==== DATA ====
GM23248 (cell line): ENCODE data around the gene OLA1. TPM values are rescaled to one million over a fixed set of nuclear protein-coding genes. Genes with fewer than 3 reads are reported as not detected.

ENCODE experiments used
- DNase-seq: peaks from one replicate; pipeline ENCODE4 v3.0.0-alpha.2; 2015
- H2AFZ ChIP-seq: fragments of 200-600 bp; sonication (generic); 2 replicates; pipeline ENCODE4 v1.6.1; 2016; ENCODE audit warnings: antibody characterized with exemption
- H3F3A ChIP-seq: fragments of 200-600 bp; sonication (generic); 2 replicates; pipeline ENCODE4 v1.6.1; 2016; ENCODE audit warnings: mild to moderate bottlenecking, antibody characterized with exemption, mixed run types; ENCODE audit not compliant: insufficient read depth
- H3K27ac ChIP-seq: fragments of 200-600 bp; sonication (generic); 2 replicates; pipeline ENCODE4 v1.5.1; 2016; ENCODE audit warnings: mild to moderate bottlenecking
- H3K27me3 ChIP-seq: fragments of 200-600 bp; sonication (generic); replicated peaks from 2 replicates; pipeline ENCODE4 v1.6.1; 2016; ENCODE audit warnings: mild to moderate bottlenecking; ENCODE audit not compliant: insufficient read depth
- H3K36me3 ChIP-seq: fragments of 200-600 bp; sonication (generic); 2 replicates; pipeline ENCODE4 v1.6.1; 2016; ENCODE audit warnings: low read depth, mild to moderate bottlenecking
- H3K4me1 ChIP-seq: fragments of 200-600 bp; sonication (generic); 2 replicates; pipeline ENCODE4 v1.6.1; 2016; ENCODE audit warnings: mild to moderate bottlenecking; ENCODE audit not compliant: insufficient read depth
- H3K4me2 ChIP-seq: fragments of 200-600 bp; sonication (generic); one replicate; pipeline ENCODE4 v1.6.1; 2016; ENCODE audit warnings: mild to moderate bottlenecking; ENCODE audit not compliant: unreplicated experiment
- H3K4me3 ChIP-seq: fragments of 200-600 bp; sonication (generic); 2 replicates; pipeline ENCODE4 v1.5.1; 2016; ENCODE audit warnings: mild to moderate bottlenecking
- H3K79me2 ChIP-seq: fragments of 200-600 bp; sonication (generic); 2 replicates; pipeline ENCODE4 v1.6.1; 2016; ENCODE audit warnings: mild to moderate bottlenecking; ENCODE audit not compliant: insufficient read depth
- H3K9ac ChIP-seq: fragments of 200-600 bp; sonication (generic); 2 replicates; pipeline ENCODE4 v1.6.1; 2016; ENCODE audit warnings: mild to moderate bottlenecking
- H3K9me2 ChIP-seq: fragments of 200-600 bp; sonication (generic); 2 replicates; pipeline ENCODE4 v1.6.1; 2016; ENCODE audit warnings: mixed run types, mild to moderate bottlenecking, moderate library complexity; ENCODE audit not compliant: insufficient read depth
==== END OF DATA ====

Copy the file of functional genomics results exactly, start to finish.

GM23248 (cell line): ENCODE data around the gene OLA1. TPM values are rescaled to one million over a fixed set of nuclear protein-coding genes. Genes with fewer than 3 reads are reported as not detected.

ENCODE experiments used
- DNase-seq: peaks from one replicate; pipeline ENCODE4 v3.0.0-alpha.2; 2015
- H2AFZ ChIP-seq: fragments of 200-600 bp; sonication (generic); 2 replicates; pipeline ENCODE4 v1.6.1; 2016; ENCODE audit warnings: antibody characterized with exemption
- H3F3A ChIP-seq: fragments of 200-600 bp; sonication (generic); 2 replicates; pipeline ENCODE4 v1.6.1; 2016; ENCODE audit warnings: mild to moderate bottlenecking, antibody characterized with exemption, mixed run types; ENCODE audit not compliant: insufficient read depth
- H3K27ac ChIP-seq: fragments of 200-600 bp; sonication (generic); 2 replicates; pipeline ENCODE4 v1.5.1; 2016; ENCODE audit warnings: mild to moderate bottlenecking
- H3K27me3 ChIP-seq: fragments of 200-600 bp; sonication (generic); replicated peaks from 2 replicates; pipeline ENCODE4 v1.6.1; 2016; ENCODE audit warnings: mild to moderate bottlenecking; ENCODE audit not compliant: insufficient read depth
- H3K36me3 ChIP-seq: fragments of 200-600 bp; sonication (generic); 2 replicates; pipeline ENCODE4 v1.6.1; 2016; ENCODE audit warnings: low read depth, mild to moderate bottlenecking
- H3K4me1 ChIP-seq: fragments of 200-600 bp; sonication (generic); 2 replicates; pipeline ENCODE4 v1.6.1; 2016; ENCODE audit warnings: mild to moderate bottlenecking; ENCODE audit not compliant: insufficient read depth
- H3K4me2 ChIP-seq: fragments of 200-600 bp; sonication (generic); one replicate; pipeline ENCODE4 v1.6.1; 2016; ENCODE audit warnings: mild to moderate bottlenecking; ENCODE audit not compliant: unreplicated experiment
- H3K4me3 ChIP-seq: fragments of 200-600 bp; sonication (generic); 2 replicates; pipeline ENCODE4 v1.5.1; 2016; ENCODE audit warnings: mild to moderate bottlenecking
- H3K79me2 ChIP-seq: fragments of 200-600 bp; sonication (generic); 2 replicates; pipeline ENCODE4 v1.6.1; 2016; ENCODE audit warnings: mild to moderate bottlenecking; ENCODE audit not compliant: insufficient read depth
- H3K9ac ChIP-seq: fragments of 200-600 bp; sonication (generic); 2 replicates; pipeline ENCODE4 v1.6.1; 2016; ENCODE audit warnings: mild to moderate bottlenecking
- H3K9me2 ChIP-seq: fragments of 200-600 bp; sonication (generic); 2 replicates; pipeline ENCODE4 v1.6.1; 2016; ENCODE audit warnings: mixed run types, mild to moderate bottlenecking, moderate library complexity; ENCODE audit not compliant: insufficient read depth